Justia New York Court of Appeals Opinion Summaries

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The New York City Department of Housing Preservation and Development (HPD) placed liens upon property for reimbursement of relocation expenses pursuant to Administrative Code 26-305. The two petitioners in these consolidated appeals filed petitions seeking to summarily vacate the liens, alleging that the liens were invalid. Supreme Court dismissed the petitions, concluding that summary discharge was inappropriate because determination of the lien’s underlying validity was a matter for a foreclosure trial. Both judgments were appealed. In one case, the Appellate Division reversed, holding that the notice of lien was facially invalid and should be discharged because the notice of lien sought an unreasonable amount of expenses. The Court of Appeals reversed in that case and affirmed in the other case, holding that the liens filed by HPD here were facially valid, and so summary discharge was not appropriate. View "Rivera v. Department of Housing Preservation & Development of the City of New York" on Justia Law

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After a jury trial, Defendant was convicted of burglary in the first degree, assault in the second degree, and criminal possession of a weapon in the second degree. Defendant appealed, arguing that he was deprived of a fair trial by the People’s PowerPoint presentation during summation and alleging ineffective assistance of counsel. The Appellate Division affirmed the judgment. The Court of Appeals affirmed, holding that Defendant was not deprived of a fair trial because the trial court took prompt corrective action to ensure that they jury was not being misled, and the trial court gave strong instructions concerning summation. View "People v. Williams" on Justia Law
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After a jury trial, Defendant was convicted of attempted murder in the second degree and criminal possession of a weapon in the second degree. Defendant appealed, arguing that the prosecutor’s use of PowerPoint slides during summation deprived him of a fair trial and that defense counsel was ineffective for failing to object to the use of the slides. The Appellate Division affirmed the judgment. The Court of Appeals affirmed, holding that, given the parameters of the permissible use of the PowerPoint slides at issue, counsel was not ineffective for failing to object. View "People v. Anderson" on Justia Law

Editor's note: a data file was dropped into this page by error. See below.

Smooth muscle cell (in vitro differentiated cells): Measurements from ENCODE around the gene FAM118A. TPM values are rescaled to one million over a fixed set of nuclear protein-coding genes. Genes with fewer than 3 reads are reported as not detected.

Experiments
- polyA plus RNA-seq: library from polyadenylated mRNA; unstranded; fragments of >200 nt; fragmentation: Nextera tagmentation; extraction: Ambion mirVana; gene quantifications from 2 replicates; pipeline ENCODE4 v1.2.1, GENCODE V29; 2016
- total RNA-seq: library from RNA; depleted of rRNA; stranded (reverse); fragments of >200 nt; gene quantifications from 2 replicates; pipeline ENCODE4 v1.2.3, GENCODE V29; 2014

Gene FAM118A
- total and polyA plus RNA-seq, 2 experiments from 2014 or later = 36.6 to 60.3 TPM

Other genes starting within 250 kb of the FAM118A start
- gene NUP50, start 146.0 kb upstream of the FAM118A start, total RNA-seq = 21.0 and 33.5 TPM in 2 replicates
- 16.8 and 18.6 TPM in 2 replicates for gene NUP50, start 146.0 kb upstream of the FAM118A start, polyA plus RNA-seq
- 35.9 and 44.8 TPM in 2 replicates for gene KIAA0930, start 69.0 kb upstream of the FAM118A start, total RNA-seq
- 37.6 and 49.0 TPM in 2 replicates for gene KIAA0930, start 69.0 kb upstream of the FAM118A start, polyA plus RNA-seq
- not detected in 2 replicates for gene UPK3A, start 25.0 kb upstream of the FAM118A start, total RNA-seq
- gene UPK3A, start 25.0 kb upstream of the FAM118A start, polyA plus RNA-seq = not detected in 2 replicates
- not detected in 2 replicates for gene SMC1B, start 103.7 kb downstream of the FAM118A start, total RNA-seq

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After a jury trial, Defendant was convicted of manslaughter in the first degree. The Appellate Division reversed, concluding that the trial court erred in instructing the jury on the initial aggressor exception to justification. The Court of Appeals reversed, holding that there was a reasonable view of the evidence that Defendant was the initial aggressor in the use of deadly physical force, and therefore, the trial court did not commit reversible error by including an initial aggressor exception in its justification charge. Remitted to the Appellate Division for consideration of the issues raised but not determined on appeal to that court. View "People v. Valentin" on Justia Law
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Defendant was charged in both Queens and Richmond Counties with committing numerous sex offenses against four children. Defendant pleaded guilty. When Defendant’s release date was approaching, the Board of Examiners of Sex Offenders prepared a case summary and risk assessment instrument (RAI) as required by the Sex Offender Registration Act (SORA). The Board did not recommend any points under risk factor seven, entitled “relationship with victim.” At the SORA hearing, the court assessed twenty points under risk factor seven and ultimately assessed Defendant a total of 125 points, rendering him a presumptive risk level three. The Appellate Division affirmed, concluding that Supreme Court did not err in assessing points under risk factor seven. The Court of Appeals reversed, holding that the lower courts erred in assessing twenty points under risk factor seven. View "People v. Cook" on Justia Law